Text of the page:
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Sacrificing Lance Armstrong (short story)

Discussion in 'Political Rants' started by jshort, Jun 18, 2014.

    Jun 18, 2014
  1. jshort

    jshort Experienced Member MM PABaccred webmeister

    Occupation:
    Bus Driver
    Location:
    Canada
    Little short story I cropped up the other day; Its got a tad of exaggeration to it but anyways.........Enjoy :)

    .................................................

    The following short story is about the sport of Professional Cycling and how
    one man's downfall from fame and grace has allowed cycling to recover
    from the horrible scandals and rumors that have nearly destroyed it.

    Cycling's torrent drug history can perhaps best be viewed by examining the life
    of its greater disciple Lance Armstrong; Lance Armstrong is a name many people in
    North America are familiar with. Before his epic confession and downfall in 2012, Lance Armstrong was a name that inspired hope in cancer patients and admiration from everyone else. For you see Lance Armstrong had himself survived testicular cancer which was so horrific, that it had at one point spread throughout his lungs and brain. Nevertheless he was able to endure the pain of the disease and the horrible chemotherapy treatments that went along with it.

    People considered it a miracle when Lance survived his cancer. Shortly after he had beaten cancer, Lance decided that he would develop a cancer charity known as the Lance Armstrong Foundation to help raise cancer awareness. His idea was well intentioned and his heart was in the right place, however not many people cared to donate money to his charity because at the time, Lance had yet to do anything truly great. He had never won the Tour de France, or won an Olympic gold medal in cycling. Although he had won the world championships, that was several years ago and people here in North America had already forgotten about him. Lance didn't want to start riding his bike again however and he needed a foundation of friends and family to push him so that he could become as great as they all believed he could be.

    For you see Lance's closest companions could see how great he could be in Grand Tours even though he had never won one, since to be competitive in a grand tour bike race like a three week race such as the Tour de France, it isn't enough to have the right physical talents. It requires mental stamina, perseverance and most of all endurance. Everyone who was close to Lance could see that he possessed these traits and they wanted him to compete. Indeed, professional cycling needed a pure soul such as Lance to save cycling from the horrible reputation that professional cycling was starting to acquire.

    But before we continue, just what is this horrible reputation to which I refer to? Quite simply it was the reputation that cycling had started to be seen as a sport infected with illegal drugs. Drugs had always been used in cycling just as it had been in other sports such as track or professional bodybuilding, however sometime starting in the early 90s, it was clear that cycling was going through a huge change. A new drug called EPO had been created which could alter a humans blood so that it could carry more oxygen. It was undetectable by drug tests and could boosts a cyclists performance and recovery by a huge margin.

    Although this and other drugs had started engulfing cycling in the early 90's, it wasn't until the year 1998 that what was happening to cycling began to come to the public's attention. During the 1998 Tour De France, a team support car was pulled over at a border crossing, where security found a goldmine of illegal drugs such as EPO and steroids. The events that ensued afterwards was a witch hunt as police authority ransacked team buses and hotel rooms and arrested Tour de France cyclists. Charges were laid and people went to jail. For the very first time the public had got a glimpse at just what was going on inside this sport. This event would eventually come to be remembered as the "Festina Scandal".

    Lance Armstrong had watched the 1998 Tour De France on television. He could see what was happening to the sports image. He also knew that in order for his charity to flourish, he would need to do something to inspire people.

    It has been said that it was this moment that Lance Armstrong found the resolve to train himself to win the Tour de France and try and save cycling. He would rise up from simply being a retired cyclist and cancer survivor. He would train his body on the bike to win the race and everyone would see that he would win it cleanly without the use of drugs. By doing so, not only could he save professional cycling, but he would show to all cancer survivors around the world that there is life after this disease and when you put your mind to it, you can achieve anything.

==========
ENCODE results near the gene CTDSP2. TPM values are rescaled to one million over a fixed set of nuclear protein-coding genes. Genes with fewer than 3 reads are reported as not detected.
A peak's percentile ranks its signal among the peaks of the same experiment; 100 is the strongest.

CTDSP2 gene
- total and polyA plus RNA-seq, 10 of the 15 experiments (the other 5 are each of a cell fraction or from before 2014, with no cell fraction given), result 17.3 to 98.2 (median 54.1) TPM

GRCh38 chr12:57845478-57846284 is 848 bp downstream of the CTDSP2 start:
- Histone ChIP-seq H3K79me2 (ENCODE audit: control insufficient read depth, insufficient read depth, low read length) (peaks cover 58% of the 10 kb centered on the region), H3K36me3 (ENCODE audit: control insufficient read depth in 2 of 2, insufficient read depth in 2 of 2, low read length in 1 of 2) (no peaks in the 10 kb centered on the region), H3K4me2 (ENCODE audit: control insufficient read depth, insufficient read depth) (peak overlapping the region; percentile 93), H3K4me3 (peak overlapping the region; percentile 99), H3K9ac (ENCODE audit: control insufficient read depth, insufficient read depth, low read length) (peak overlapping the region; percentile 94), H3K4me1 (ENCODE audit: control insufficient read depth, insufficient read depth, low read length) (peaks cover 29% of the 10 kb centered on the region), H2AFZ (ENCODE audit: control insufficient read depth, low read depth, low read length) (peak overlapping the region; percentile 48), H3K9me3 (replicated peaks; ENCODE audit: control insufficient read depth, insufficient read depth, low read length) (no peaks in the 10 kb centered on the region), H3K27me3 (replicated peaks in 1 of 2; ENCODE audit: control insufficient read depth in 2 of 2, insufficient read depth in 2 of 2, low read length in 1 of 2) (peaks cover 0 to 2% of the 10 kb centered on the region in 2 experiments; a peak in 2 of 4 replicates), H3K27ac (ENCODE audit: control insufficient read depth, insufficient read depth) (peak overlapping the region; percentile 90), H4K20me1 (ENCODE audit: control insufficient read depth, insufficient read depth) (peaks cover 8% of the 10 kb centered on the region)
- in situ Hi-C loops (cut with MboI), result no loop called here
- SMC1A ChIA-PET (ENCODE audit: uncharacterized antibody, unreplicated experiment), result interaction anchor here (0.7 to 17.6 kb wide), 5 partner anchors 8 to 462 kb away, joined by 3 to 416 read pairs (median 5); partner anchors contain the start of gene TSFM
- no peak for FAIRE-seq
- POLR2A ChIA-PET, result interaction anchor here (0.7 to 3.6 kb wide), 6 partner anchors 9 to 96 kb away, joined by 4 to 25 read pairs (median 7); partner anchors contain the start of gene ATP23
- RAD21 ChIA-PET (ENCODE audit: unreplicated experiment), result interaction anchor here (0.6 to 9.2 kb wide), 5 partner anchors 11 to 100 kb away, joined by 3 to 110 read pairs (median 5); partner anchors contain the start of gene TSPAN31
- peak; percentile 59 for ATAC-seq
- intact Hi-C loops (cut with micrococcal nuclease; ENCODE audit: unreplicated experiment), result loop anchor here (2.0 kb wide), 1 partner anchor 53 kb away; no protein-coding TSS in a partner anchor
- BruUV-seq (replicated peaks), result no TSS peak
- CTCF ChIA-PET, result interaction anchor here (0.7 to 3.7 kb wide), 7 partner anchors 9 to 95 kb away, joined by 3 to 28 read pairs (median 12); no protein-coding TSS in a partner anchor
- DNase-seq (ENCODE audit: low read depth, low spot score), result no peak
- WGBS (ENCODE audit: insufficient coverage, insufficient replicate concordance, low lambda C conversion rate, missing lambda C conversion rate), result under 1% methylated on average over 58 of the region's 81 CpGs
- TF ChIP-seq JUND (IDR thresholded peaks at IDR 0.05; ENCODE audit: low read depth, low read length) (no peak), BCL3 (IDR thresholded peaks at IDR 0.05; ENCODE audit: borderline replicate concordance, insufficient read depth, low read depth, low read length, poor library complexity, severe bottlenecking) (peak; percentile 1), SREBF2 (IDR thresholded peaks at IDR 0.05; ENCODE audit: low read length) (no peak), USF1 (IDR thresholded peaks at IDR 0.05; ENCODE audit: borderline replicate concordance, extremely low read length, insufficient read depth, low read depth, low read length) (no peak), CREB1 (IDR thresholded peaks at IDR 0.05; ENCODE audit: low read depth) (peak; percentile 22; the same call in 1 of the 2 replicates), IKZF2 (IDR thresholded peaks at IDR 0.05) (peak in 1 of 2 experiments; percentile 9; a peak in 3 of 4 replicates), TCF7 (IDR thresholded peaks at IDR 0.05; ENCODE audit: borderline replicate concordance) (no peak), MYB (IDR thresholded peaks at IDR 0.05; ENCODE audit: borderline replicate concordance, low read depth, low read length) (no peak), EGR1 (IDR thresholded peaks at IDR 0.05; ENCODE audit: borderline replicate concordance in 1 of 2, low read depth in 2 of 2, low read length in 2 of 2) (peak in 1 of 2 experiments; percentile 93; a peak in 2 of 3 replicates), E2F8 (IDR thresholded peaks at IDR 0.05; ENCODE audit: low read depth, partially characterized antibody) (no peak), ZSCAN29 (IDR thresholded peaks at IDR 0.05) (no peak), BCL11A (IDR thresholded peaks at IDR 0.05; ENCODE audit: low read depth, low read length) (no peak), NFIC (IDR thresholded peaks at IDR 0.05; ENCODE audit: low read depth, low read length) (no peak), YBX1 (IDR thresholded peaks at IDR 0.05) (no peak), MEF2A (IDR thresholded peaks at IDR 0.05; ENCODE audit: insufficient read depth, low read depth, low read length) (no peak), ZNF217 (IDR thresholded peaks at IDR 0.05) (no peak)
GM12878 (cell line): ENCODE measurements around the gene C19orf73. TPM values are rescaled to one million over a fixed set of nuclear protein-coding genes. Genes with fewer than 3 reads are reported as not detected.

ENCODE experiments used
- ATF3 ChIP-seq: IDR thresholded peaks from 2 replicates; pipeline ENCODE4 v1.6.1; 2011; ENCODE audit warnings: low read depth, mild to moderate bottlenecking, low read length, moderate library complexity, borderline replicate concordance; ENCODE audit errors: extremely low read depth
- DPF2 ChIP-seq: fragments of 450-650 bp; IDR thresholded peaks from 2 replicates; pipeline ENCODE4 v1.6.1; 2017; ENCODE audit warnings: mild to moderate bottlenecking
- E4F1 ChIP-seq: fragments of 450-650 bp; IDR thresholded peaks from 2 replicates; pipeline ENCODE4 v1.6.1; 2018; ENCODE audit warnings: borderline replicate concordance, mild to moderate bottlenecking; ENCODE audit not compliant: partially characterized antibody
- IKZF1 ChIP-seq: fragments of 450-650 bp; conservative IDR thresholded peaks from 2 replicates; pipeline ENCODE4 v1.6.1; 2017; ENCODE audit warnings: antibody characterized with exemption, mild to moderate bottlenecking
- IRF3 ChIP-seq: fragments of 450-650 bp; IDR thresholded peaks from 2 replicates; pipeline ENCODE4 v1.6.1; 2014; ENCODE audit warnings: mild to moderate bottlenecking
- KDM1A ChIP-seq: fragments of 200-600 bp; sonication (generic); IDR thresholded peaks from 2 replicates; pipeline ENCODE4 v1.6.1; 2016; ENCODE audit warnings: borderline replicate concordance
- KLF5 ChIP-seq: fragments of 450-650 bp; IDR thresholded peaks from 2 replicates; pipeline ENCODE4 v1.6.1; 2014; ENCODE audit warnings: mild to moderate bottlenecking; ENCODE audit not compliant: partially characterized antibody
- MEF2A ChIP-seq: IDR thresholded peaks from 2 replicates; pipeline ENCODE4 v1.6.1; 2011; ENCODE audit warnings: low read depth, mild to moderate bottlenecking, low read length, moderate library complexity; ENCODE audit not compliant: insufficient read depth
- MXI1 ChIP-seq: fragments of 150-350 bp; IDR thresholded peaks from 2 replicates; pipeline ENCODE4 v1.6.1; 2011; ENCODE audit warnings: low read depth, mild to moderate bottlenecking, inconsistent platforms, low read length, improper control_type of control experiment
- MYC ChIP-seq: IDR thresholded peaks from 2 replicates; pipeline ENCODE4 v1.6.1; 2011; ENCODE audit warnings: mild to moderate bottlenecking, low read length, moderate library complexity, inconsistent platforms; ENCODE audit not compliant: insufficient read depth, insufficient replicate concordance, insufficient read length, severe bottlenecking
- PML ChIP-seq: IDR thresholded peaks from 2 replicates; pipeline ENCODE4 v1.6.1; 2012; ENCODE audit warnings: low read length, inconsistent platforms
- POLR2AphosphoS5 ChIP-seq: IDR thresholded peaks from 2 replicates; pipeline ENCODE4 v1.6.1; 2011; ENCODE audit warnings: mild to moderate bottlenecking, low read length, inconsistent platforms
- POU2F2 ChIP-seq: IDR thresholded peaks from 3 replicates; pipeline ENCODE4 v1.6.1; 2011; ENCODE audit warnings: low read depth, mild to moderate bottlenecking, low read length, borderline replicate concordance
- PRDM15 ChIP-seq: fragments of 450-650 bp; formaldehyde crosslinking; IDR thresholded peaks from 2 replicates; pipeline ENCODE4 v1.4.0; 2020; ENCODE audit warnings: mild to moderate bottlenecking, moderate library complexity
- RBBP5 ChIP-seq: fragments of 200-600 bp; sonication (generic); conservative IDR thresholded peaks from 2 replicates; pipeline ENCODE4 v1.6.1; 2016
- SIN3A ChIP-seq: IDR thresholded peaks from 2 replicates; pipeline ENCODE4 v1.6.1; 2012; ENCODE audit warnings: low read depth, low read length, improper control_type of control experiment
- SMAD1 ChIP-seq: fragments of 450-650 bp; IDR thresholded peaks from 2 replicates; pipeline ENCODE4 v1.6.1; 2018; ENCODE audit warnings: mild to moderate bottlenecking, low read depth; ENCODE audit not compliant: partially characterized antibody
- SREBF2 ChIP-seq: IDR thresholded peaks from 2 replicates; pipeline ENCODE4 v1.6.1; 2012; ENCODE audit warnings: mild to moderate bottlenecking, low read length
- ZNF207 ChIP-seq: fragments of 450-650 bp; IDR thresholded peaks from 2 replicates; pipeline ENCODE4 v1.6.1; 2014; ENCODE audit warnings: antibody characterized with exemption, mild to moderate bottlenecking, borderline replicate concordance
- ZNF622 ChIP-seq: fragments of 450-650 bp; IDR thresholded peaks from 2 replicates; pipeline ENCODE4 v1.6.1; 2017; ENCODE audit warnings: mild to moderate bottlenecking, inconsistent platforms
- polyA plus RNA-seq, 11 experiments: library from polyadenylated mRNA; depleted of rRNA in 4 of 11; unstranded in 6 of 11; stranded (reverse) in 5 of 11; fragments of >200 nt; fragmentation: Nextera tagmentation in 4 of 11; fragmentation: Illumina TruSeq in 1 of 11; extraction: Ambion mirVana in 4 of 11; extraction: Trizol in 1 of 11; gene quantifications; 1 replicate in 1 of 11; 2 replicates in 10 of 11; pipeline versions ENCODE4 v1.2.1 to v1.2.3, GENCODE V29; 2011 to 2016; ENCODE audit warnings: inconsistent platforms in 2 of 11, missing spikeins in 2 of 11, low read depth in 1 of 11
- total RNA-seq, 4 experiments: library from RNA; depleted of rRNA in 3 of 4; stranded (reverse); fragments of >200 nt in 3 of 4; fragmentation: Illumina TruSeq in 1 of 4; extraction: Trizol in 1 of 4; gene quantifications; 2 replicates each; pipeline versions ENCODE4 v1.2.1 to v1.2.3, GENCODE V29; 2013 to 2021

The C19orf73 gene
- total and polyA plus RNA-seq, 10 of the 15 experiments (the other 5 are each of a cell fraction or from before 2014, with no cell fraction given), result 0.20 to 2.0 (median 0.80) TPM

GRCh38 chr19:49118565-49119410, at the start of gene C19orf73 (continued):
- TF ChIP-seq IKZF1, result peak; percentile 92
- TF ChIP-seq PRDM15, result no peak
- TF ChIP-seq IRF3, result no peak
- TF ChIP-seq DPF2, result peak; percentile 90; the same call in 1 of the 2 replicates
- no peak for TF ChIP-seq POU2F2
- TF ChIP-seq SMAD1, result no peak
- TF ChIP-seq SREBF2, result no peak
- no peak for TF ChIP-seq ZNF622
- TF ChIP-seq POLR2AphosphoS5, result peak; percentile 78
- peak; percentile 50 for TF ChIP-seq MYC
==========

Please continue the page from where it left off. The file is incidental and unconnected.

Sure enough, one year later Lance wins the 1999 Tour. Many followers of cycling called him a cheater, but he soon passes all of his drug tests and quickly acquires celebrity fame. His cancer charity takes off and cycling gets saved. Lance would go on to win the tour a total of seven times before finally retiring.

    Now this would be a good point to end a true but very heart warming story, however this is not the end. Life by its very nature rarely has fairy tale endings.
    Even hero's have their flaws, their lies and a dark side. We like to put our hero's on a moral pedestal, however the truth is that many hero's have the moral structure of just ordinary people. Fast forward to the year 2012 and guess what..........We learn that Lance Armstrong wasn't some super-human cancer survivor who could will himself to win cycling's most grueling bike race against cheating competitors. Nor was Lance trying to clean up the sport by encouraging clean racing. He had himself cheated since his very first tour win in 1999. In fact, not only had he cheated but investigations had proved that virtually every single contender at the tour had been found guilty of using drugs. The year 2012 proved to be the worst professional cycling's had ever endured for its image. Lance Armstrong was forced to give back his Tour de France titles and was forced to resign from his own charity which by now had raised half a billion dollars. The head of the UCI which governs professional cycling was eventually fired and right now Lance Armstrong is being sued by the federal government for 96 million dollars. Many people who we're fans of Lance now believe he is truly evil. Personally, I think he is just normal and like normal people, he just wanted to be admired and looked up to. He deceived us into believing he was this larger than life figure who possessed will-power beyond that of ordinary humans. He wanted us to believe that moral riders can ride their bikes without drugs and still defeat those who did use them. Was Armstrong truly doing this for his own benefit? Sometimes those who have cancer need to believe in something in order to keep on fighting. Lance gave them that reason. He might not have been honest and he might've been greedy, but their is no doubt in my mind that Lance saved people who we're fighting cancer and perhaps has saved cycling's image by letting the world believe that what's wrong with cycling is all because of him. He is a martyr and despite the horrible things being revealed or said, he is still my hero!